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Article
March 17, 1906

THE GENERAL CONDITIONS ASSOCIATED WITH INSANITY.THEIR CONNOTATIONS AND CERTAIN DEDUCTIONS AS TO THEIR SIGNIFICANCE.

Author Affiliations

Superintendent of St. Peter State Hospital. ST. PETER, MINN.

JAMA. 1906;XLVI(11):765-773. doi:10.1001/jama.1906.62510380003001a
Abstract

The thesis to be defended in this paper is formulated in the following statement: There can not be special change in an organ without general disease in the rest of the organism, and in the study and treatment of the special condition the general involvement and its extent are the most important.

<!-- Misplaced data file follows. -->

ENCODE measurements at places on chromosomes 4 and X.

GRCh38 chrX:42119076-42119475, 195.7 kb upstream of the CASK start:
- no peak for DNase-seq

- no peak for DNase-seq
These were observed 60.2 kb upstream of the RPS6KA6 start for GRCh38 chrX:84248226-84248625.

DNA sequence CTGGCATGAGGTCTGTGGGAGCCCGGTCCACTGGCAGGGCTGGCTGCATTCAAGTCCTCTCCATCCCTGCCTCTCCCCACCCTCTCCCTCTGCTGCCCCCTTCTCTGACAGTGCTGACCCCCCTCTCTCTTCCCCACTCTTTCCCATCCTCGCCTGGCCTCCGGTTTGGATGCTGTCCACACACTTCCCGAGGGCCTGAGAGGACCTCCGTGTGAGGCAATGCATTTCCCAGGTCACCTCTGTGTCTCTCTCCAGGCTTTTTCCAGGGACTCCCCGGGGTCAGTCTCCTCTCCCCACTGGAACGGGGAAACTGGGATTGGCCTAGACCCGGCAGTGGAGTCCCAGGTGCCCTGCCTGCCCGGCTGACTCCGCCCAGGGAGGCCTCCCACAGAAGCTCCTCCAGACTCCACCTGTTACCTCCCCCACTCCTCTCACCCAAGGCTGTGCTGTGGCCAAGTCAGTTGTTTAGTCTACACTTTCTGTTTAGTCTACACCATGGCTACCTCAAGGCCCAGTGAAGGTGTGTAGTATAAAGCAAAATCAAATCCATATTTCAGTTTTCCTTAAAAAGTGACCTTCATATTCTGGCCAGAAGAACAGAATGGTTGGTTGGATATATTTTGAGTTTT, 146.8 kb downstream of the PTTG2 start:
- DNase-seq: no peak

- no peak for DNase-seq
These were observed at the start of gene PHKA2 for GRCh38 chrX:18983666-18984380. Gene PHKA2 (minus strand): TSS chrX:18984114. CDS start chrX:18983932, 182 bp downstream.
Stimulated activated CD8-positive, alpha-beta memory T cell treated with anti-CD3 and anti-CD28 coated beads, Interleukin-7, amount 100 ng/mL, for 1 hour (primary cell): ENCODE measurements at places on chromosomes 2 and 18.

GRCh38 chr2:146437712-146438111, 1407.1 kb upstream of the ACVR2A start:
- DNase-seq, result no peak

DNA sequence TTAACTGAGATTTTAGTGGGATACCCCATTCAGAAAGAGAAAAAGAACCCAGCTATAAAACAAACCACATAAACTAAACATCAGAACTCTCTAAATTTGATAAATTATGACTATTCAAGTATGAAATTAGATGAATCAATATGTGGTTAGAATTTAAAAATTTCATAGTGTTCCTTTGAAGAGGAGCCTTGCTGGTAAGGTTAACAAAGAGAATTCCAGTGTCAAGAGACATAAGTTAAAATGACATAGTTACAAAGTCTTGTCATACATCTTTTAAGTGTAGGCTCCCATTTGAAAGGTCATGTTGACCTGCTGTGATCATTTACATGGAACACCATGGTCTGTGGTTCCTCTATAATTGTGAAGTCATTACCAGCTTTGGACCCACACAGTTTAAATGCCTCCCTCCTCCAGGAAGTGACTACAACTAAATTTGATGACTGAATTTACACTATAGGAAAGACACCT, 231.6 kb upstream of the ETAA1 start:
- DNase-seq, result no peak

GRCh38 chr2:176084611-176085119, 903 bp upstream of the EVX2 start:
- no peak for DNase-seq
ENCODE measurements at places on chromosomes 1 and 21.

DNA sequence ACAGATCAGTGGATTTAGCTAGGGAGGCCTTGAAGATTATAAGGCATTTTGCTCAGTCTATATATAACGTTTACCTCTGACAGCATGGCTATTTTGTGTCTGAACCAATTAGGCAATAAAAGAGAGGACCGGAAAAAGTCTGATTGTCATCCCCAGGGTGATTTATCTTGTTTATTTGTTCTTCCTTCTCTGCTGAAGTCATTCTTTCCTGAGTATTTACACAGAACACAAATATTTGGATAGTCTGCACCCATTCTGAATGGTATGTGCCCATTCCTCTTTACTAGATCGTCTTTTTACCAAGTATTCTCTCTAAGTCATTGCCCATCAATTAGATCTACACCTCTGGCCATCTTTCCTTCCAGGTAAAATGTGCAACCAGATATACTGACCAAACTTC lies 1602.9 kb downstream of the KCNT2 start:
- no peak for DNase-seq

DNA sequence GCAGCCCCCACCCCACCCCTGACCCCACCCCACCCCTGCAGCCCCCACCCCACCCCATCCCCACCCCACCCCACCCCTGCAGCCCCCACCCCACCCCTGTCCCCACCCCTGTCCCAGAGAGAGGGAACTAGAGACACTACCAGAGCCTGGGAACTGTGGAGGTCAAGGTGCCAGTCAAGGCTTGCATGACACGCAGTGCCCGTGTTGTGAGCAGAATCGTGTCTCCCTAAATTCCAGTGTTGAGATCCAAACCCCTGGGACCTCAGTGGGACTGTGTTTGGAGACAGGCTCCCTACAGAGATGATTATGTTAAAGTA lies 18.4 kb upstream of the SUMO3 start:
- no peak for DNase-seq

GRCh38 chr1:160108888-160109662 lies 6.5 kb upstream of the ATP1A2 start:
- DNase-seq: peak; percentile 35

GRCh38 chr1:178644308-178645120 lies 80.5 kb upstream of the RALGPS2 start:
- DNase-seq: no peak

There are two assumptions in this connection which may be made concerning the human organism, based on what is known of its cytology and what has been demonstrated as to the processes of its functional activity. First, that the primary functions are those of vegetation, and that all others are related and in sequence to some form of activity involved in the processes of nutrition; second, that the nervous system is the last in the order of development and the most complex in its structure; also, the complexity of the structure and functions of the nervous system has

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